Rori Lane is a half Japanese and half Irish teenage girl who never really got in touch with her Japanese side. However, that is about to change as she will discover more than she is expecting in Wayward Vol. 1.
Lane is on her way to Japan to live with her mother and has high hopes for her new life there.
After Lane gets settled in to her and her mom’s new apartment she is left alone to explore the city. Lane is walking down a dark alley with her groceries and a group of cats start following her. As she walks further men start harassing her, then Ayane appears.
Ayane is a teenage cat girl or is made of cats like some kind of feline Voltron or maybe just really is attached to cats. Anyway she is fighting off these attackers easily when they turn into turtle monsters or since they are in Japan, yokai. Lane is terrified and a power awakens in her and she sees red ribbons.
These red ribbons show her a pathway to escape. She follows the path and parkours up a wall and Ayane follows. Lane will randomly sees these pathways and never really knows why or where they lead, but they always seem to lead her into the right direction. At her first day of school these ribbons lead her to a boy like her, Shirai. Shirai has to eat spirits to survive, but when her does it gives him extra strength and resistance to harm.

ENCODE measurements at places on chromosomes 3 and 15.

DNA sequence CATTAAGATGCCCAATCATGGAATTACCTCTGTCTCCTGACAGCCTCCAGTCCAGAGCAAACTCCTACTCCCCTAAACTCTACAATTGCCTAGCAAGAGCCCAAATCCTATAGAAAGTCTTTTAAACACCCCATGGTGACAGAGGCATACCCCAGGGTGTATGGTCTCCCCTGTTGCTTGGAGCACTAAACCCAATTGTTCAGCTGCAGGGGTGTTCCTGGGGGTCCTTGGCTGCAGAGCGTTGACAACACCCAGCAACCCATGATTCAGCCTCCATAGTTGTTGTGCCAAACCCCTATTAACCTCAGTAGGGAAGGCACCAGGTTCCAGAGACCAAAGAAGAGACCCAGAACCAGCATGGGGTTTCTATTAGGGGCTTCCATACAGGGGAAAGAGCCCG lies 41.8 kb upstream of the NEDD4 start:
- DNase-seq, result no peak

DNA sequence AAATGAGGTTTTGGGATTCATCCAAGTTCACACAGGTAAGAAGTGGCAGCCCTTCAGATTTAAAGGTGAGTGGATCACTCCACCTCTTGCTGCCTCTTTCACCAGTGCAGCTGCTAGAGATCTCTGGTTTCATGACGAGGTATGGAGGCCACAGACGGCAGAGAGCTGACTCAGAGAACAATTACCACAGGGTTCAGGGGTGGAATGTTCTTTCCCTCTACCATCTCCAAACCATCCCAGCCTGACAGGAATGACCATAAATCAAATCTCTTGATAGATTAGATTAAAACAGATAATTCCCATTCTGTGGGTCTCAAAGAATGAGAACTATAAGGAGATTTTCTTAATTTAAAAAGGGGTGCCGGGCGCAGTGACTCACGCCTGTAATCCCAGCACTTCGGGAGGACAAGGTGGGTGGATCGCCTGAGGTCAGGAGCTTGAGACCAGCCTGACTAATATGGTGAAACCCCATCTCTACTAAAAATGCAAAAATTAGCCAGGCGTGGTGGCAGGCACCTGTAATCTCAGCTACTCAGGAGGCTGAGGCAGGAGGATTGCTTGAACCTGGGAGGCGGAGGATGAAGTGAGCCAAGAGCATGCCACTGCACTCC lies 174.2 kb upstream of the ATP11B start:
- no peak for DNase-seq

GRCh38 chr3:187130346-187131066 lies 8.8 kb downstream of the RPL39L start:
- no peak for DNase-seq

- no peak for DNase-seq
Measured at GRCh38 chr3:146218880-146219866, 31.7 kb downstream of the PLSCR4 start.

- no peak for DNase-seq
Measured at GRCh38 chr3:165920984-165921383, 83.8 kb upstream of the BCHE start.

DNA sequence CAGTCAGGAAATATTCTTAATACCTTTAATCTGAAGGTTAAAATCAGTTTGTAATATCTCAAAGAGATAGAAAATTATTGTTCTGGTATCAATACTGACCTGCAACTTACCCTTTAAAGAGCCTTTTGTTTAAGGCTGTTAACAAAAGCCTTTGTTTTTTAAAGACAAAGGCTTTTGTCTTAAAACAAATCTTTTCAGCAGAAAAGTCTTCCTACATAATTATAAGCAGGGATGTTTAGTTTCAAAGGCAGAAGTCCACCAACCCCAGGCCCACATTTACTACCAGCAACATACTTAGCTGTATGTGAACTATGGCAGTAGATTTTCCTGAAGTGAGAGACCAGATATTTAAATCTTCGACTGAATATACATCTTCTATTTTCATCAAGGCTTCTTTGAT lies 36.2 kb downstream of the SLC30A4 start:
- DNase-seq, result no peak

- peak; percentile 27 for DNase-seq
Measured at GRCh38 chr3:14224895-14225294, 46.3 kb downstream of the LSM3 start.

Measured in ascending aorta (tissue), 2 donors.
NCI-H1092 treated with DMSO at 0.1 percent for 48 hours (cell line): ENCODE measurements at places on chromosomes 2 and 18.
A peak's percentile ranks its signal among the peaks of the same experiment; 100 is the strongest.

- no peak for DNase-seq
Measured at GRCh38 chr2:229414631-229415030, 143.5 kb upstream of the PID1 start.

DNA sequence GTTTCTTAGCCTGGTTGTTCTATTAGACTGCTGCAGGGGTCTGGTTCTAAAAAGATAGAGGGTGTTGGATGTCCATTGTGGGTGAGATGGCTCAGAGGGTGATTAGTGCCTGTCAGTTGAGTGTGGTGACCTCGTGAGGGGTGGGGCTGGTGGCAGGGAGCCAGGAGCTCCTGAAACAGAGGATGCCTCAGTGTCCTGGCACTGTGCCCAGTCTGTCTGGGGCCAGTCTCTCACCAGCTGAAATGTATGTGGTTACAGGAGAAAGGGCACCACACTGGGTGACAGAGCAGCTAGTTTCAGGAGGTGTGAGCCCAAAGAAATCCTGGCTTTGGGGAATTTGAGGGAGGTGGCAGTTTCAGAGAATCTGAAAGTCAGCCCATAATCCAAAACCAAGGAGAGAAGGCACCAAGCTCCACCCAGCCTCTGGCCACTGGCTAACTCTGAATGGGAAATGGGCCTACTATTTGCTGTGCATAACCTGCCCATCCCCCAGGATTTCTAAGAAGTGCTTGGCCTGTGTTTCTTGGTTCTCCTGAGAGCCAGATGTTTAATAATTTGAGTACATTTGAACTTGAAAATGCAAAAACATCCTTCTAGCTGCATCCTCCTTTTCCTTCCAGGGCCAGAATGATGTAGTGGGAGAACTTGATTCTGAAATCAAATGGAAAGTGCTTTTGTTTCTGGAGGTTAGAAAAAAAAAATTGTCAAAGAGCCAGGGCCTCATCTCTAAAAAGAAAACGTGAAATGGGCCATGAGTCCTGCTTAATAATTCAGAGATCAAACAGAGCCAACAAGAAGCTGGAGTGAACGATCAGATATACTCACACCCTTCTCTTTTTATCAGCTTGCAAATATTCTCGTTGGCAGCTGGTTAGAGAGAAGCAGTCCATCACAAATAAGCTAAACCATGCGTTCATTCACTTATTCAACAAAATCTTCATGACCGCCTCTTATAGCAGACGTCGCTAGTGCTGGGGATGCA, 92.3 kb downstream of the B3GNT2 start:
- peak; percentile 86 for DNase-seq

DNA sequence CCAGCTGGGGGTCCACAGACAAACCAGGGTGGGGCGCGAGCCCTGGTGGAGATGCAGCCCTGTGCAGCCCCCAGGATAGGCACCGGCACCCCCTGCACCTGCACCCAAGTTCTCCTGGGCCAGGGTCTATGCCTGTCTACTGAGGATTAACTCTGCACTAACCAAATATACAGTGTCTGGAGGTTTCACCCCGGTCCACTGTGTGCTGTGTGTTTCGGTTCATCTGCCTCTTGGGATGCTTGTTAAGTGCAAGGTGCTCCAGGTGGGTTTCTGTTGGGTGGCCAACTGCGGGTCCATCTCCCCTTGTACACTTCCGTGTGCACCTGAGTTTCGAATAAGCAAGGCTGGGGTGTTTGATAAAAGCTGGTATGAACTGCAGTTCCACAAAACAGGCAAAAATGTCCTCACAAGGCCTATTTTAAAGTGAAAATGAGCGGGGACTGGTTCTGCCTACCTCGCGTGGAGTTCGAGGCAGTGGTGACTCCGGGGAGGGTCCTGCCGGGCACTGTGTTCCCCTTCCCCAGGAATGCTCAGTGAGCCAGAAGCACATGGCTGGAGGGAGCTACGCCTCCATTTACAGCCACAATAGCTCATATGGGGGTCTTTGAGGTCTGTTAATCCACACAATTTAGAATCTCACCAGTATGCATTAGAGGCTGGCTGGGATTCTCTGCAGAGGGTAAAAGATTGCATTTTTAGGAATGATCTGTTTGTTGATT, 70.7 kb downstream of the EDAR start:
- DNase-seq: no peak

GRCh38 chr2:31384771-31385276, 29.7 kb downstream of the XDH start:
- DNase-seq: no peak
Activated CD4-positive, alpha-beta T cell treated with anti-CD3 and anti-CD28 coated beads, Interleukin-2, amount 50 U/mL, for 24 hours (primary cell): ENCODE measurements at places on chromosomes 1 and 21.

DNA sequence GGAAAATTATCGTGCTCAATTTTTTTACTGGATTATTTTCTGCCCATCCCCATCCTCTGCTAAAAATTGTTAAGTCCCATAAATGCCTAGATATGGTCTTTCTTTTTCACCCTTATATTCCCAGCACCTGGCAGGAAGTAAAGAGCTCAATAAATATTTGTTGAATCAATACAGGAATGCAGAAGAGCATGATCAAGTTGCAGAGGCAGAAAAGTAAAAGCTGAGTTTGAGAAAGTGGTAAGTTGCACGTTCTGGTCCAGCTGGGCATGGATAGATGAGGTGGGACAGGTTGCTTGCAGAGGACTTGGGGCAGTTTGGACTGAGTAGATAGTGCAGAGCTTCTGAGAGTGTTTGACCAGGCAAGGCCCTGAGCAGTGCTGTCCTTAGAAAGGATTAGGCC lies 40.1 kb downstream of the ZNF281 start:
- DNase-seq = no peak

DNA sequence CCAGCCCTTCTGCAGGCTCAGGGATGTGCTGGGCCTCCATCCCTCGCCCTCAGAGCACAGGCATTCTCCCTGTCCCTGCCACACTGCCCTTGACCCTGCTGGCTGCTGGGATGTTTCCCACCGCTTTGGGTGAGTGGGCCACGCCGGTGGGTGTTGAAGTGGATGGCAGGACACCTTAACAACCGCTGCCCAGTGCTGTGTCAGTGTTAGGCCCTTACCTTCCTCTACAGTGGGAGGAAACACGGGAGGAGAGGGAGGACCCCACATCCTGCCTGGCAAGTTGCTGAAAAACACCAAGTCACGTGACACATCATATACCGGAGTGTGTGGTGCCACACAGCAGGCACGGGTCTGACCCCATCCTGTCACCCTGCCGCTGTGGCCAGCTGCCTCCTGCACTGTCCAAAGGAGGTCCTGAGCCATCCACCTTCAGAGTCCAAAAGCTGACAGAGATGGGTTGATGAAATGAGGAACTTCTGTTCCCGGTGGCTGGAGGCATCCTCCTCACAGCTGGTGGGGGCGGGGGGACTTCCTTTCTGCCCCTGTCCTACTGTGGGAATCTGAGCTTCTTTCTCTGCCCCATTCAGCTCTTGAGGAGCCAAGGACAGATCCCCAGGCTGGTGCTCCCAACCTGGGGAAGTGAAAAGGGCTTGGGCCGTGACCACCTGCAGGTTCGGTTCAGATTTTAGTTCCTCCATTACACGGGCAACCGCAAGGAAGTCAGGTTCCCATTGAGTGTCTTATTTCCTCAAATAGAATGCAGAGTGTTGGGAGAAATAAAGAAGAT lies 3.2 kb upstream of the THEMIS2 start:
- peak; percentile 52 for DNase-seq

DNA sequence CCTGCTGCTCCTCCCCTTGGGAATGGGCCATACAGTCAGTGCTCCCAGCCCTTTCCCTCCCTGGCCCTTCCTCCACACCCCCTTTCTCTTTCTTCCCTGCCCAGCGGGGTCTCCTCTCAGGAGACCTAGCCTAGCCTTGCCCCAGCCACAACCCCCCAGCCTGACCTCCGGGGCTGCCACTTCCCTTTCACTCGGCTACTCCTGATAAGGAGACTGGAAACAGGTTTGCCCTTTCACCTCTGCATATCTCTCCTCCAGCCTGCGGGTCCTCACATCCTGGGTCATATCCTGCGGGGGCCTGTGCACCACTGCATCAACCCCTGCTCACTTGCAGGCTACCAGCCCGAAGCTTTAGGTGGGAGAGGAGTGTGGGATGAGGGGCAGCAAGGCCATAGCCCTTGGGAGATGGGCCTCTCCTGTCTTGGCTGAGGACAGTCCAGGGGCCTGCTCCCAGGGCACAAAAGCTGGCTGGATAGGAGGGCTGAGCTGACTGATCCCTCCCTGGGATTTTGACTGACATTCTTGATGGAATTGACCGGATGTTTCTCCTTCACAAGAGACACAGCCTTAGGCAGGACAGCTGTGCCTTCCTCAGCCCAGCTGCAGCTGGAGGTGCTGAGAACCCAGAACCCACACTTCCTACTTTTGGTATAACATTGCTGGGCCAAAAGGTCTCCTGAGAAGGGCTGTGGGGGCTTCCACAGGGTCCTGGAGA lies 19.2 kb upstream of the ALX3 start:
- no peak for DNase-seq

Lane, Ayane and Shirai start working together to fight yokai and discover why Lane has this power and what it means.
Wayward Vol. 1 was written by Jim Zub with art by Steve Cummings, John Rauch, Tamra Bonvillain, Ross A. Campbell, Josh Perez, and Zub. Image Comics published the volume in 2015.
I have seen this comic around for a while and it has been calling to me. It is hard to say why I resisted reading it for so long. The only thing I can think of is I thought it was going to be to kid friendly and simplistic. However, I was wrong and I really enjoyed this comic.
Right from the beginning I got an anime vibe from the comic. If I was told this was an anime adapted to an american style comic I would not have been surprised. The format of how the story unfolds, how characters interact and the humor is right from an anime. These are not negative things they make me miss watching hours and hours of anime. If I had to compare it to an anime in particular I’d say maybe Bleach or maybe even Yu Yu Hakusho.
I got really interested in the characters and their origins. This was a real page turner for me. The story progressed really fast and all the characters seemed really overwhelmed by the villain. I really want to know more about everyone and how they will work together to defeat the villain.
The art was bright and colorful and I love that kind of art. However, even though this seemed very close to the anime style it didn’t have really exaggerated features or moments which some anime has. I liked that and I think it makes the comic more accessible to the American audience unfamiliar with anime or manga.
As much I liked this comic it just was missing something which I can’t put my finger on. This is a great comic, but just didn’t 100 percent do it for me.